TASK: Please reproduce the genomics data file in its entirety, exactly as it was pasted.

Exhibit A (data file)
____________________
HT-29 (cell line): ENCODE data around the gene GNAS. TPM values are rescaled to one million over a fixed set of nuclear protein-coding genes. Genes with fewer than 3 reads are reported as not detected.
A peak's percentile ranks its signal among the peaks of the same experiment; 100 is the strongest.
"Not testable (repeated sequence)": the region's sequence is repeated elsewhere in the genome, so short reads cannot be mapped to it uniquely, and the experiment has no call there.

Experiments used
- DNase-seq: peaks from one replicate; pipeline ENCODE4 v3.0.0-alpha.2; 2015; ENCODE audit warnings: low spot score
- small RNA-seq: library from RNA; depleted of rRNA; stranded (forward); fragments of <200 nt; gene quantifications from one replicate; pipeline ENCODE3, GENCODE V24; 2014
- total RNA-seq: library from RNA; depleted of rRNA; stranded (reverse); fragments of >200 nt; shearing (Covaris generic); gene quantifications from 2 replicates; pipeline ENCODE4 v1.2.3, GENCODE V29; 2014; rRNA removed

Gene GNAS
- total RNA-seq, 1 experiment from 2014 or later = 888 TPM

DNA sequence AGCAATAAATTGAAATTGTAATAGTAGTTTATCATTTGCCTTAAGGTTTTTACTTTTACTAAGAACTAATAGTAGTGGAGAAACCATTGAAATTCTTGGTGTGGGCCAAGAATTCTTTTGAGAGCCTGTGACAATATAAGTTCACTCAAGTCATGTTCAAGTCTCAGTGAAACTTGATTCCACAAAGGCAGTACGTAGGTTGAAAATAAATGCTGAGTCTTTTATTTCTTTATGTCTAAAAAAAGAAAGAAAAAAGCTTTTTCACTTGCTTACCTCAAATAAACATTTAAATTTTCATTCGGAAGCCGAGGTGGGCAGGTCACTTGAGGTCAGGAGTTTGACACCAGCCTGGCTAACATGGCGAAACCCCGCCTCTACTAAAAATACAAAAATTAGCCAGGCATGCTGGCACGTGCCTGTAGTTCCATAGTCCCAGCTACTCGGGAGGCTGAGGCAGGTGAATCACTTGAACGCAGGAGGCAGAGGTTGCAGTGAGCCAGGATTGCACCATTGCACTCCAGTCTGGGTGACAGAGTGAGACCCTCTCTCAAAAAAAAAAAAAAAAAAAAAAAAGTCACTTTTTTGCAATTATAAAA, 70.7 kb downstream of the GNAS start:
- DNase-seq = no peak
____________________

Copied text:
HT-29 (cell line): ENCODE data around the gene GNAS. TPM values are rescaled to one million over a fixed set of nuclear protein-coding genes. Genes with fewer than 3 reads are reported as not detected.
A peak's percentile ranks its signal among the peaks of the same experiment; 100 is the strongest.
"Not testable (repeated sequence)": the region's sequence is repeated elsewhere in the genome, so short reads cannot be mapped to it uniquely, and the experiment has no call there.

Experiments used
- DNase-seq: peaks from one replicate; pipeline ENCODE4 v3.0.0-alpha.2; 2015; ENCODE audit warnings: low spot score
- small RNA-seq: library from RNA; depleted of rRNA; stranded (forward); fragments of <200 nt; gene quantifications from one replicate; pipeline ENCODE3, GENCODE V24; 2014
- total RNA-seq: library from RNA; depleted of rRNA; stranded (reverse); fragments of >200 nt; shearing (Covaris generic); gene quantifications from 2 replicates; pipeline ENCODE4 v1.2.3, GENCODE V29; 2014; rRNA removed

Gene GNAS
- total RNA-seq, 1 experiment from 2014 or later = 888 TPM

DNA sequence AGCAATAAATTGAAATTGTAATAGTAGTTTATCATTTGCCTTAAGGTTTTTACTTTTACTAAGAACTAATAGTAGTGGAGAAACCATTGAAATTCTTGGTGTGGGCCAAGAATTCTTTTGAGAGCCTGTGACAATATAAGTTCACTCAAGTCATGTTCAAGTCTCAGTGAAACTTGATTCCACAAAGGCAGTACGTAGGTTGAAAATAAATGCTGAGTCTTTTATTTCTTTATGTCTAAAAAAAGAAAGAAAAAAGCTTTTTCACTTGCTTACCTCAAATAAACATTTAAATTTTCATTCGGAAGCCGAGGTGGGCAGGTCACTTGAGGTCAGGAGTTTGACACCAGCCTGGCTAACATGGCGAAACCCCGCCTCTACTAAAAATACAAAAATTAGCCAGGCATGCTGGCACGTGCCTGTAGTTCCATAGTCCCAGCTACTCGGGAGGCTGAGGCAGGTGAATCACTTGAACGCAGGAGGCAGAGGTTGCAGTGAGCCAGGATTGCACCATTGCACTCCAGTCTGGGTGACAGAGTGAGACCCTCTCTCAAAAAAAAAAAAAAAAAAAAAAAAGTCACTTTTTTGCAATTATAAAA, 70.7 kb downstream of the GNAS start:
- DNase-seq = no peak